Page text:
City Council approves contract for solar farm


Grant Tetmeyer/Iowa State Daily

Third Ward Representative David Martin at an Ames City Council meeting on June 18. The council discussed solar energy and approved ASSET spending for next year in their meeting.

Kara Gravert

The council was met with applause upon approving a contract with ForeFront Power to begin the operations of a two-megawatt community solar farm at its Tuesday meeting.

The community solar array follows the example of Cedar Falls Utility — home to Iowa’s largest community solar project — calling on a private developer to capitalize on federal tax incentives, purchasing the generated energy and selling to Ames electric customers in the form of power packs.

The cost of each power pack, or share, comes to $333 and is expected to generate 2.5% of an average home’s annual electric usage. Shareholders will receive a monthly credit on their utility bill for the electricity generated by their share in the project. The site of the solar farm will be adjacent to the Ames Municipal Airport. 

Solar power is indeed on the rise in Ames, as the number of individual solar installations has grown from 20 to 130 since 2016. For new installations of solar energy systems, the city provides a one-time rebate for the customer of $300 per kW. However, economically, the benefits of solar power do not fall equally upon everyone. 

“I think this is a little more complicated than what is on the agenda tonight,” Ward 2 Rep. Tim Gartin said. “It seems that … the rest of the community will be subsidizing in essence the amount that is paid to the [shareholder].”

When solar panels produce more than their energy demands require, the excess energy is purchased by municipal utilities, working like a credit to the household.

Referred to as net metering, these policies allow consumers who produce some or all of their own energy to use that energy outside of the time it is being generated. In other words, energy from a windy day can be used on a calm day; energy created while the sun is up can be used after the sun has set.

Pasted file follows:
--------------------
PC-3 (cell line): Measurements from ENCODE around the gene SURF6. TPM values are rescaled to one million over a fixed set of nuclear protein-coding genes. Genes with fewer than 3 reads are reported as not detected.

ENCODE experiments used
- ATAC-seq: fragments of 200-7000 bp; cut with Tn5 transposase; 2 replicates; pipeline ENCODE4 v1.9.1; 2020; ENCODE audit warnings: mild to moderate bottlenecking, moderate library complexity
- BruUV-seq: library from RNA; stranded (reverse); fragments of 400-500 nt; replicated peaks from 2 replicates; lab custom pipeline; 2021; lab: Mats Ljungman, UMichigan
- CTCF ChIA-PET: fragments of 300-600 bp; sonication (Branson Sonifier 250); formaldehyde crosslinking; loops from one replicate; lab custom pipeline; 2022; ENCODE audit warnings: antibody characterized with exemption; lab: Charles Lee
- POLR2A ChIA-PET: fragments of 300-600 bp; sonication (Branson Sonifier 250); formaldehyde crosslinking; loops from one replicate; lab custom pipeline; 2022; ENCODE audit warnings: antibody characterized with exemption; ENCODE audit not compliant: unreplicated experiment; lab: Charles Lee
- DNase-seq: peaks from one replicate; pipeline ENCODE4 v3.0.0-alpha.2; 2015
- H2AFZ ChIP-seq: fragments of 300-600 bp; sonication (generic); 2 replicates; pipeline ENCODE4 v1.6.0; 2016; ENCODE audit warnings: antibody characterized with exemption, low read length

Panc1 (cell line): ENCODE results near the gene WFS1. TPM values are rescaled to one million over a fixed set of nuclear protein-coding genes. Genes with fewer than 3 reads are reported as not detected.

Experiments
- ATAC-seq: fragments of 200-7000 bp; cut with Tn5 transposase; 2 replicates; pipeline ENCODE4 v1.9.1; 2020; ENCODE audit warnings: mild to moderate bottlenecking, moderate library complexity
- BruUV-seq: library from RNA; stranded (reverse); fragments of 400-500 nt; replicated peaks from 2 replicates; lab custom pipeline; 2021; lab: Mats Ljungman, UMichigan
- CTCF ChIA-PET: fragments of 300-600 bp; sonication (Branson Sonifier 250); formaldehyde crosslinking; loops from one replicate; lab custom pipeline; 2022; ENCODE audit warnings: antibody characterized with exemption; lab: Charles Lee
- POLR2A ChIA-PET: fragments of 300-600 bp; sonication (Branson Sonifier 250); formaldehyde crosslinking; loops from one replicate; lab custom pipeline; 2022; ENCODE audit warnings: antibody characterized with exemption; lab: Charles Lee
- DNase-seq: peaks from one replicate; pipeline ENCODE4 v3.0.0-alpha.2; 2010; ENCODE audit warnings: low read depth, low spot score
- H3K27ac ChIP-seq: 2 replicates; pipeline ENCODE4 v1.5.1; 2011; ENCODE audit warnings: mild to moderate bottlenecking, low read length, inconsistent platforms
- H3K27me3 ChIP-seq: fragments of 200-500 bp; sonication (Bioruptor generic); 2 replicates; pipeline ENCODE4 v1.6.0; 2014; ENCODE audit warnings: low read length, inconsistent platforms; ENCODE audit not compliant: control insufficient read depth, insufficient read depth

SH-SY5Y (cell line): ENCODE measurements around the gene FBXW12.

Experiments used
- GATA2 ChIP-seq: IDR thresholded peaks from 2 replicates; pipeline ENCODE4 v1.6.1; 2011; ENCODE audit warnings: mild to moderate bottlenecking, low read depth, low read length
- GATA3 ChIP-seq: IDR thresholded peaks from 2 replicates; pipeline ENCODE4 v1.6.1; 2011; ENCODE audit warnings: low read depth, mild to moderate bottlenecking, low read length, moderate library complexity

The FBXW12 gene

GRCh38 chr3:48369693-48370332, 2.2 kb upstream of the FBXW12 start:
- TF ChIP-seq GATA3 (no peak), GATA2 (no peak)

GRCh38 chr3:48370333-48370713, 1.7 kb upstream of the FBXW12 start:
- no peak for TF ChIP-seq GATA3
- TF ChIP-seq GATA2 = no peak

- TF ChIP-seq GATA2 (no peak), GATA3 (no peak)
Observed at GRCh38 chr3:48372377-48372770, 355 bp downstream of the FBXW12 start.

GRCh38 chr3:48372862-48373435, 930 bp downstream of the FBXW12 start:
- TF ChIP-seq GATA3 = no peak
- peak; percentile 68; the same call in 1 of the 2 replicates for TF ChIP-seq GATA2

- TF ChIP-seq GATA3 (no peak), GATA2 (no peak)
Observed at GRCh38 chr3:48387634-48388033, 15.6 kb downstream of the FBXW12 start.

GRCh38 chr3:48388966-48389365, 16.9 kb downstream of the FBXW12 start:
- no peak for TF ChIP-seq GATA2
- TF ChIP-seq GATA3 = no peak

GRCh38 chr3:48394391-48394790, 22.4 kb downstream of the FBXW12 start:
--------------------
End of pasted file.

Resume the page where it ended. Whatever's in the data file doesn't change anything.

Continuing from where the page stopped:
The council was presented with issues facing current net metering practices. The excess energy being produced by solar installations is retained by the city grid, creating a situation where the solar customer does not pay for the costs of operating and maintaining that energy through the grid. Instead, the cost is shifted to those who do not own access to solar power in the form of a slightly higher utility bill.

In response, the city separated the energy costs from the delivery system costs. While city staff recommended no further changes be made to current net metering policies, the council requested that additional incentives be explored to facilitate increased accessibility and lower cost burdens of solar power transitions. 

“As a body of elected officials, I would like to see council actually move towards greater incentivization,” Martin said. “I think this is an area where we can encourage the construction of solar systems that aren’t being built right now.” 

City Council voted, rescinded its vote, and ultimately delayed its hearing on the enduring Guest Lodging Ordinance. Under municipal language, guest lodging is defined as 31 or less consecutive days rented to the same person. 

“We are effectively right now putting people out of business that have been coming here for over a year, trying to work with us to continue operating responsibly in this community,” At-Large Rep. Amber Corrieri said. “We just completely shut them down, without a council member here by the way.” 

The ordinance will be revisited at a later meeting, with all council members present.  

The council approved ASSET (Analysis of Social Service Evaluation Team) funding priorities for fiscal year 2020/21. 

Gartin asked Assistant City Manager Deb Schildroth to outline the mental health services currently available to youth in the community.

“I’m very supportive of what we have on the table,” Gartin said. “While our community is experiencing a recent tragedy, the passing of a high school student who took her life about a week ago … could you take a second to share the specifics of mental healthcare for youth?”

In response, Schildroth outlined crisis and counseling services offered through YSS (Youth Standing Strong), free to uninsured youth. Additionally, Schildroth introduced a comprehensive community needs assessment that will focus and detail future funding priorities.